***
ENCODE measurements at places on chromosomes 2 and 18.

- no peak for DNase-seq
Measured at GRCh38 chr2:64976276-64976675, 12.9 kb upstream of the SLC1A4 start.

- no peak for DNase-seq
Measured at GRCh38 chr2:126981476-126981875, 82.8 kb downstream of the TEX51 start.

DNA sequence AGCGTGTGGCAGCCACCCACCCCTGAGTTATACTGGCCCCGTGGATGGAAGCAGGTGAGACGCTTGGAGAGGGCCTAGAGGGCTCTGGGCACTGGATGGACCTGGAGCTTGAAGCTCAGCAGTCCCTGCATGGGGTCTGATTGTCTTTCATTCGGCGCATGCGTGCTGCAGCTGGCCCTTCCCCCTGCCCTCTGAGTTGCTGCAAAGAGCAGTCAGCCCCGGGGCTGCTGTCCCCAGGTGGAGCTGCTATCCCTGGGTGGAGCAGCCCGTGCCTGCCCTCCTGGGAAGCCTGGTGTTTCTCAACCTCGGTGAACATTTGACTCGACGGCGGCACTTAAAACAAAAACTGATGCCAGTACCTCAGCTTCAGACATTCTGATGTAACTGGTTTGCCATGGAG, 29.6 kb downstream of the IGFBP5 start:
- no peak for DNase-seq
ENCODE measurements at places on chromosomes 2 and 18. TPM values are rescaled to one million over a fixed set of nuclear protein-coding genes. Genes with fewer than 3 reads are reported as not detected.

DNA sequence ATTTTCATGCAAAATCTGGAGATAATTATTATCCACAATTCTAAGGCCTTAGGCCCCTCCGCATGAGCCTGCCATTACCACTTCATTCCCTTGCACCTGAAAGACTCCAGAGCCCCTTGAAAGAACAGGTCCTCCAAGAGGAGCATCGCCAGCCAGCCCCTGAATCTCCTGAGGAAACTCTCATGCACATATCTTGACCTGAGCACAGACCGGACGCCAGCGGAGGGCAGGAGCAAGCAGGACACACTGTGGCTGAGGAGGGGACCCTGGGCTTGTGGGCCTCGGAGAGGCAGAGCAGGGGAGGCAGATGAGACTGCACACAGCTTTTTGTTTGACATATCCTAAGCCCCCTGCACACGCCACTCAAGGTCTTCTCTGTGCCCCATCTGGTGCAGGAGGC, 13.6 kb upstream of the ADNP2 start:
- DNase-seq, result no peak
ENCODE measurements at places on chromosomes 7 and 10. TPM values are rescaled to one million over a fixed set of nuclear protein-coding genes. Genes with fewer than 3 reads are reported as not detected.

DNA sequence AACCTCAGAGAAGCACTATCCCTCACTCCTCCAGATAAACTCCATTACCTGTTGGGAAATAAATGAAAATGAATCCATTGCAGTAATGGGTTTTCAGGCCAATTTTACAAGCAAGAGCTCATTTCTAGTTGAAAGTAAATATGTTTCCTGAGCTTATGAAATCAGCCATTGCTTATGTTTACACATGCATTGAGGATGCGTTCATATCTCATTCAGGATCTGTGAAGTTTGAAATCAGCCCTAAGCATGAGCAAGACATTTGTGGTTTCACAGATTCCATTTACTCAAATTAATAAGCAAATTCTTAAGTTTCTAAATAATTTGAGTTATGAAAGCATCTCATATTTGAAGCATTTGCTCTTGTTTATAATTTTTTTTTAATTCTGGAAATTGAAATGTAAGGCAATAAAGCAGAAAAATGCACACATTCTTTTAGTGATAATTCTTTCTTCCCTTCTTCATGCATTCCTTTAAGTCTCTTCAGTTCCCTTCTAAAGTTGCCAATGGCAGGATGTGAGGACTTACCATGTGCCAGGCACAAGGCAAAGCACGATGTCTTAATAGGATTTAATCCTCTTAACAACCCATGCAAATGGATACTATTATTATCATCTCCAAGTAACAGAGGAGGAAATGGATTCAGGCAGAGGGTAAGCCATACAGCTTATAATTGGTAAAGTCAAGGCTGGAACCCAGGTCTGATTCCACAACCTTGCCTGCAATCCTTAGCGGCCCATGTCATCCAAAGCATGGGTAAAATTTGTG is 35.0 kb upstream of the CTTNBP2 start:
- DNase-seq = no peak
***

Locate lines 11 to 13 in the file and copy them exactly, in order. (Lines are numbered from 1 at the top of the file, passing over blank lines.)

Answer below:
ENCODE measurements at places on chromosomes 7 and 10. TPM values are rescaled to one million over a fixed set of nuclear protein-coding genes. Genes with fewer than 3 reads are reported as not detected.

DNA sequence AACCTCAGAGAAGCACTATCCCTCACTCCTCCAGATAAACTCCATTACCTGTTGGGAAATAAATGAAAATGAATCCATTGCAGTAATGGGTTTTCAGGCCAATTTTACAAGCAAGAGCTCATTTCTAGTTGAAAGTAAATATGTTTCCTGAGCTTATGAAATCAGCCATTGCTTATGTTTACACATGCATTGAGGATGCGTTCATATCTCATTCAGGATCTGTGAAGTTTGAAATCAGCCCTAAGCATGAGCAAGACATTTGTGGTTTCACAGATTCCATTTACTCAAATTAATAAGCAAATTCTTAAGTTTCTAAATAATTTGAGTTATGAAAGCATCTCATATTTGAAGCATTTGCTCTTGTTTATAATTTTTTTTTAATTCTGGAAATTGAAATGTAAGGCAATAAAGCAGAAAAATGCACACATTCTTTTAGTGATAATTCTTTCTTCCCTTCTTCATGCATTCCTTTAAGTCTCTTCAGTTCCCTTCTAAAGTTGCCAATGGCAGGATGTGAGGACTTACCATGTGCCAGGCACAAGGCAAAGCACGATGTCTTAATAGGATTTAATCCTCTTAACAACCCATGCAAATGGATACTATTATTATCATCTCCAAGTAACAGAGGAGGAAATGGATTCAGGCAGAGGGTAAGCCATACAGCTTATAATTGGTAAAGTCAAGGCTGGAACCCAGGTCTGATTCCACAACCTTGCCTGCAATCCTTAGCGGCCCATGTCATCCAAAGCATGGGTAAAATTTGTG is 35.0 kb upstream of the CTTNBP2 start:
- DNase-seq = no peak